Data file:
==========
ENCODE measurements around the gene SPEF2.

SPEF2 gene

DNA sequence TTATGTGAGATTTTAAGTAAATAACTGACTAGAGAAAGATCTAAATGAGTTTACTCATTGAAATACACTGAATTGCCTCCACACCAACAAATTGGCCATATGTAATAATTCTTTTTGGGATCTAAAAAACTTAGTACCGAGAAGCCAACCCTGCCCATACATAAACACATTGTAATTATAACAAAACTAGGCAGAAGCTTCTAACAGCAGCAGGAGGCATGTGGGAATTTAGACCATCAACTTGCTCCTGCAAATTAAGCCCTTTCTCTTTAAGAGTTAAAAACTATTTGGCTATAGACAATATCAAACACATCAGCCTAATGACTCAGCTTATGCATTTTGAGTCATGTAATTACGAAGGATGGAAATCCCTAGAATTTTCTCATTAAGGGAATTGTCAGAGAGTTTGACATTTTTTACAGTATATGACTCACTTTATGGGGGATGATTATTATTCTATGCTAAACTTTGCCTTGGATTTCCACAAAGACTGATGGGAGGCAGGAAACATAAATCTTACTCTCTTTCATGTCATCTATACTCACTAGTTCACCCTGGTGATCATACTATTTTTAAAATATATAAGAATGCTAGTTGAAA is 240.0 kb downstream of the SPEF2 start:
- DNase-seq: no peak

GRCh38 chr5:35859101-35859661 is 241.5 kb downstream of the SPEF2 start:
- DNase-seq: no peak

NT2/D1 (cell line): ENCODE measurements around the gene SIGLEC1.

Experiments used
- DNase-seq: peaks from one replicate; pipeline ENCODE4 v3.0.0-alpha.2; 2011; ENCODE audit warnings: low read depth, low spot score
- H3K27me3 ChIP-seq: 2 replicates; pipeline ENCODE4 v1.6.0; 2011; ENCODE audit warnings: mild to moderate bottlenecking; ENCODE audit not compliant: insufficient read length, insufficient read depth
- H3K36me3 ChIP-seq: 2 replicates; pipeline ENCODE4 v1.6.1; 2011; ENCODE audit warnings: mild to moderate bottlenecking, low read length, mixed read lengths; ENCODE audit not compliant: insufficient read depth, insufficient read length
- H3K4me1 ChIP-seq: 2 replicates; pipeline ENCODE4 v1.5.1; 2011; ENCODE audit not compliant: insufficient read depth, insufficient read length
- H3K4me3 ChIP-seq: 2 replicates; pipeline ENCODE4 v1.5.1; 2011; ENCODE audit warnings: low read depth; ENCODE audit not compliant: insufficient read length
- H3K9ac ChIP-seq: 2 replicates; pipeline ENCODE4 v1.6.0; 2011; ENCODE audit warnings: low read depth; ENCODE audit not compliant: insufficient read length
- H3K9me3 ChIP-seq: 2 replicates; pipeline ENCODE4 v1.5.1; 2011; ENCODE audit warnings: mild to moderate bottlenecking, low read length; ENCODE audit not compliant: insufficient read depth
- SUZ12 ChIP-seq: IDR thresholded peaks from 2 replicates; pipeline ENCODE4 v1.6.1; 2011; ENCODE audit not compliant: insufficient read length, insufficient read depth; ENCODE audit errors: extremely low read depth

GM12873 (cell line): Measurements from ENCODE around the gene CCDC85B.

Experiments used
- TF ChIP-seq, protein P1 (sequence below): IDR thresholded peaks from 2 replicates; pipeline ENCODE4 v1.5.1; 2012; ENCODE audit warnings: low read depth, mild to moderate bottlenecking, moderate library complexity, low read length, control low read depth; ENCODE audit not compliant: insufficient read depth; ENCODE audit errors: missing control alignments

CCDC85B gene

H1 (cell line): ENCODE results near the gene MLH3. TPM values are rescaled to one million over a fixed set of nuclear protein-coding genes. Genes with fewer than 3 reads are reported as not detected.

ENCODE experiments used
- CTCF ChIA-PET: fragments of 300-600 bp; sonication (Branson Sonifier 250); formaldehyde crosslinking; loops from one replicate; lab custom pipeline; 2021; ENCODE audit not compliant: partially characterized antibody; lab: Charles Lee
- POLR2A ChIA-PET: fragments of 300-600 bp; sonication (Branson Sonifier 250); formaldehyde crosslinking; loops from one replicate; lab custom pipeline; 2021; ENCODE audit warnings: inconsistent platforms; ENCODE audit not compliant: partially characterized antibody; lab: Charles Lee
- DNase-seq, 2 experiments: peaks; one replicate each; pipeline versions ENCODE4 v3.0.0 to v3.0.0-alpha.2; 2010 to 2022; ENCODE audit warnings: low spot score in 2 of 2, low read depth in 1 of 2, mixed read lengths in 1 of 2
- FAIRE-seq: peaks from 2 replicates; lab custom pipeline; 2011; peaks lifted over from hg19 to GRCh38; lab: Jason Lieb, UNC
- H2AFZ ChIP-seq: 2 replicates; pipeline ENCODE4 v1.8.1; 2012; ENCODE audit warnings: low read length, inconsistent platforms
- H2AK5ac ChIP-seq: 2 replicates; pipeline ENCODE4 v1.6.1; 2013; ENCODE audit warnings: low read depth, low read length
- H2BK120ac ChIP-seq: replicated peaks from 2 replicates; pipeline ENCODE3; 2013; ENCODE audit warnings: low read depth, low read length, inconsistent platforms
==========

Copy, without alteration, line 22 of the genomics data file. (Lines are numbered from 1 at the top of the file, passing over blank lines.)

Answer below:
ENCODE experiments used